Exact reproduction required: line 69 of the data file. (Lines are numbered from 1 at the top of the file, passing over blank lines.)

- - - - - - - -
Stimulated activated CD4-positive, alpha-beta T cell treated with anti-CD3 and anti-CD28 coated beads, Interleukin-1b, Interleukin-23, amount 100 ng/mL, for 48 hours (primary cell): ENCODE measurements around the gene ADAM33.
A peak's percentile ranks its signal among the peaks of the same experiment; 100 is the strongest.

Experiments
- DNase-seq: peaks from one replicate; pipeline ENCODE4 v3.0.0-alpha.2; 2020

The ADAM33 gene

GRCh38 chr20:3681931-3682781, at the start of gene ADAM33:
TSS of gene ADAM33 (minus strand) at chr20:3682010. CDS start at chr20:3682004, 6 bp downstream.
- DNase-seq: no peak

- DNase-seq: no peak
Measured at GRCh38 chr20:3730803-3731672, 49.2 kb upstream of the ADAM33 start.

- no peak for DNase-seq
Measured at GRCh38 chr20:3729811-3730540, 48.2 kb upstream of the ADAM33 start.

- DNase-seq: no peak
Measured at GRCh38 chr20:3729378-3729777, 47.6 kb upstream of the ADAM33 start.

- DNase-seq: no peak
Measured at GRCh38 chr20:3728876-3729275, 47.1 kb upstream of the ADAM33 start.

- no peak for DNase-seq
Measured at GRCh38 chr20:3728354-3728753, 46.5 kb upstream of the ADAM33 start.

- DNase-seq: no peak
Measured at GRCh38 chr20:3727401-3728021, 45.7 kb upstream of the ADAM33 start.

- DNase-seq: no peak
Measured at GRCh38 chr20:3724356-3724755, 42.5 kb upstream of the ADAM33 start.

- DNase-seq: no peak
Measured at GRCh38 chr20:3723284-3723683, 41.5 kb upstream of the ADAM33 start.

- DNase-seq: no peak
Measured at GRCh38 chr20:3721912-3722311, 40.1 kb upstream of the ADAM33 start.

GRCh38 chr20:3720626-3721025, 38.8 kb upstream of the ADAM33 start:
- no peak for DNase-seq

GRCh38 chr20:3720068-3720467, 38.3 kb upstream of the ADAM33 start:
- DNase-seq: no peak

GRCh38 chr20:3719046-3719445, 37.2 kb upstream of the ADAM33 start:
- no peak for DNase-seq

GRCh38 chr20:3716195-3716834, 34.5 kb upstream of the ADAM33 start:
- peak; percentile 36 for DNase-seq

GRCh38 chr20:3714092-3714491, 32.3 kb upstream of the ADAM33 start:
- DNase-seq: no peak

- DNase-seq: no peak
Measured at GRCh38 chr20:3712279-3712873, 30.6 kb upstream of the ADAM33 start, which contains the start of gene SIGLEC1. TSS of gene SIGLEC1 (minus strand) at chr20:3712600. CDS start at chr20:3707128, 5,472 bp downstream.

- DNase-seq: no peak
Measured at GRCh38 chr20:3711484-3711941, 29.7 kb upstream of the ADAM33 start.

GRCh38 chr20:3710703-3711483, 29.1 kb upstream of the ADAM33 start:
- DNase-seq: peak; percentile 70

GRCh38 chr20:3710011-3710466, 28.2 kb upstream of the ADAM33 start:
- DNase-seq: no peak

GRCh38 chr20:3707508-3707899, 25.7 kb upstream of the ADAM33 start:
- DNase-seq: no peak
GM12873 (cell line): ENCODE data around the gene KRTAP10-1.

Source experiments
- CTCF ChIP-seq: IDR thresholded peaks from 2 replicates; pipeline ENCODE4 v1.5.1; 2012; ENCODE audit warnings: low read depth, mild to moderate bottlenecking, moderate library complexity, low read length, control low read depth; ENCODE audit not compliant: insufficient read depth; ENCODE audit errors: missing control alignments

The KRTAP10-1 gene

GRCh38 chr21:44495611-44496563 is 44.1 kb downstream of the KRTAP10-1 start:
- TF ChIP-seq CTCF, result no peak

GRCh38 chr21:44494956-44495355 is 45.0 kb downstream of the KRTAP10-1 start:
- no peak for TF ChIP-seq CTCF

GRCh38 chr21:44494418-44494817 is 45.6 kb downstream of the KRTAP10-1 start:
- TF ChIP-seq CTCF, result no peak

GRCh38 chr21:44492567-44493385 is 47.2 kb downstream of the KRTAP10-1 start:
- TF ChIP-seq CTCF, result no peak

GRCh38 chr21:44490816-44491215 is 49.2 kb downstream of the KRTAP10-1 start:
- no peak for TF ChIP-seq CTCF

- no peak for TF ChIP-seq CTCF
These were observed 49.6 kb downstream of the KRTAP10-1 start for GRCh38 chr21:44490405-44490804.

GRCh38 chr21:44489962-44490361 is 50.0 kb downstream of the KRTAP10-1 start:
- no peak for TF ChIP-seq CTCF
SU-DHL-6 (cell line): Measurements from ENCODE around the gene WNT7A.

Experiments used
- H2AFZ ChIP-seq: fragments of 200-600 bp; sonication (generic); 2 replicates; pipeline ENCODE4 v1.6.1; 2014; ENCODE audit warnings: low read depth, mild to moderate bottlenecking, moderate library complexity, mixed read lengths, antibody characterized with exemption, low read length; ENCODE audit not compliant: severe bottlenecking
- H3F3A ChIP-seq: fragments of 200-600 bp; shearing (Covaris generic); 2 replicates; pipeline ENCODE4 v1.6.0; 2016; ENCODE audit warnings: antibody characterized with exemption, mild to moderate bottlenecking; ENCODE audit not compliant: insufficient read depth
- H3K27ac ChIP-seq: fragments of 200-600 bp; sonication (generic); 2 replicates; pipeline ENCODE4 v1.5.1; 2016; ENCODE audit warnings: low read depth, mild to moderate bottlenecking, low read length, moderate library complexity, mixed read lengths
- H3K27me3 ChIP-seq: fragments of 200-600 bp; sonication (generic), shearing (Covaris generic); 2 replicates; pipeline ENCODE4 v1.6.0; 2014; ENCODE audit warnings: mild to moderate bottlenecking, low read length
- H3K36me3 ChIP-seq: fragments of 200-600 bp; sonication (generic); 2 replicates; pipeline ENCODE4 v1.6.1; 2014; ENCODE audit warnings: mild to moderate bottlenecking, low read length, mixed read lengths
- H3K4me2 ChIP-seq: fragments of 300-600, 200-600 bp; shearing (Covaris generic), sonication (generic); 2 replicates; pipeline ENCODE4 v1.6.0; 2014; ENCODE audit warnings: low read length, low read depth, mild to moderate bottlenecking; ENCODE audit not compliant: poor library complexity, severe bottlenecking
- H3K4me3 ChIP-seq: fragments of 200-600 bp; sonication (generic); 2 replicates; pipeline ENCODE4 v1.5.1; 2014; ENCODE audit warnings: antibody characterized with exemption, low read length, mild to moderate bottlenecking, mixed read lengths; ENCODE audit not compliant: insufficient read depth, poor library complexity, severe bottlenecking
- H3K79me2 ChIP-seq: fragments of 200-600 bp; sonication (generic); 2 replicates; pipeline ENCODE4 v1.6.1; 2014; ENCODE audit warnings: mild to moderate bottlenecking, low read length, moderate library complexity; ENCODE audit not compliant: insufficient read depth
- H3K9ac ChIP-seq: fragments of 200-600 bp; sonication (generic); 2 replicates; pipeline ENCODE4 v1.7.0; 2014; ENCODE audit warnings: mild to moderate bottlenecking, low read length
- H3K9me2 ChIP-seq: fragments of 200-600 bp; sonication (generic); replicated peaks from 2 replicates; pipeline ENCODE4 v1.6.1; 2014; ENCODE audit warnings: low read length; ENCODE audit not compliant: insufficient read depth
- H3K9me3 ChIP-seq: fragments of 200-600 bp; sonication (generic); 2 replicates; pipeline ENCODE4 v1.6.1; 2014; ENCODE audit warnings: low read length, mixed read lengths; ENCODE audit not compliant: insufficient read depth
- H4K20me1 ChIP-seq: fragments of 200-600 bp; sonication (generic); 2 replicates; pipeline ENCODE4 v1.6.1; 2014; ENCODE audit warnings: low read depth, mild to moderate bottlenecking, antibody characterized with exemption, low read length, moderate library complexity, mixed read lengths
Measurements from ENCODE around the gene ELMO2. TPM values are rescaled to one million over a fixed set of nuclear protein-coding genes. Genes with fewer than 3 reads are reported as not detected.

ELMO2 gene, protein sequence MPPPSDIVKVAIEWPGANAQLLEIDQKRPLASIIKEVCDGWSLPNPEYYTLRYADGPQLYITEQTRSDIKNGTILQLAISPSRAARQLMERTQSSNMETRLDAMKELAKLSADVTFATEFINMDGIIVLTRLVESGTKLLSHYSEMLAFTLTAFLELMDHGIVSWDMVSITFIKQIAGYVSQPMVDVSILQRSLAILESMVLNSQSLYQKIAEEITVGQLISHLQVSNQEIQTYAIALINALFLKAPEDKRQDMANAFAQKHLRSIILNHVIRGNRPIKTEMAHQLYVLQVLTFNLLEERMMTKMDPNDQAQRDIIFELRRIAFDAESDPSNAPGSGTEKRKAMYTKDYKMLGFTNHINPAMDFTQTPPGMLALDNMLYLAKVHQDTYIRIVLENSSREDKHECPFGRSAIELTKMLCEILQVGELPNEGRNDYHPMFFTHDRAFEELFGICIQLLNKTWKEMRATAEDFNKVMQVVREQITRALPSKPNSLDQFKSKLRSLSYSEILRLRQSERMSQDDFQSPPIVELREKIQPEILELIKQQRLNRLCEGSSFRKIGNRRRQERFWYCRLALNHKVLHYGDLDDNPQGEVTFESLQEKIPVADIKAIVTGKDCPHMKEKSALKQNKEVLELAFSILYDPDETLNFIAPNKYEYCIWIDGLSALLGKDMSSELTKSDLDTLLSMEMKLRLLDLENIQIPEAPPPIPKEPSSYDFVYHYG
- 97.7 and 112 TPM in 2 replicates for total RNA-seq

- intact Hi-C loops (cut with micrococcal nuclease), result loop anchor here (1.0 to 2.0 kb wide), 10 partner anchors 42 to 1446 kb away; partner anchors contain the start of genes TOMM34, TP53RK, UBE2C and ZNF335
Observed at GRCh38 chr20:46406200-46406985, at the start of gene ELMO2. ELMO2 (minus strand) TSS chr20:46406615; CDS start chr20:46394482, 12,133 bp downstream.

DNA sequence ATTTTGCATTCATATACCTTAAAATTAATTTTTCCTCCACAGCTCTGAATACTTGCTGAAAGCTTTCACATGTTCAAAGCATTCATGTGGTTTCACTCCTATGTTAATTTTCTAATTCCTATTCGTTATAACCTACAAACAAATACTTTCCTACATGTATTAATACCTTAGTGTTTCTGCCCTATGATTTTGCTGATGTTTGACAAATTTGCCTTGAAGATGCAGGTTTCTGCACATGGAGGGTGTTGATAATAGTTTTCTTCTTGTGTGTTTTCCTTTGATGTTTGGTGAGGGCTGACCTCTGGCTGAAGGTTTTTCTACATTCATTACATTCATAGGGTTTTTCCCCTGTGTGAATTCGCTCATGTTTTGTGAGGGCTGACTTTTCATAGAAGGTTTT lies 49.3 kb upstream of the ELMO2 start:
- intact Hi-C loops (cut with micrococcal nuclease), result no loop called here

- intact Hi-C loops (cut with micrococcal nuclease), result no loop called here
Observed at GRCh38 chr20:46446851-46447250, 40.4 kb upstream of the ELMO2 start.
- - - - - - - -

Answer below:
- H3K27ac ChIP-seq: fragments of 200-600 bp; sonication (generic); 2 replicates; pipeline ENCODE4 v1.5.1; 2016; ENCODE audit warnings: low read depth, mild to moderate bottlenecking, low read length, moderate library complexity, mixed read lengths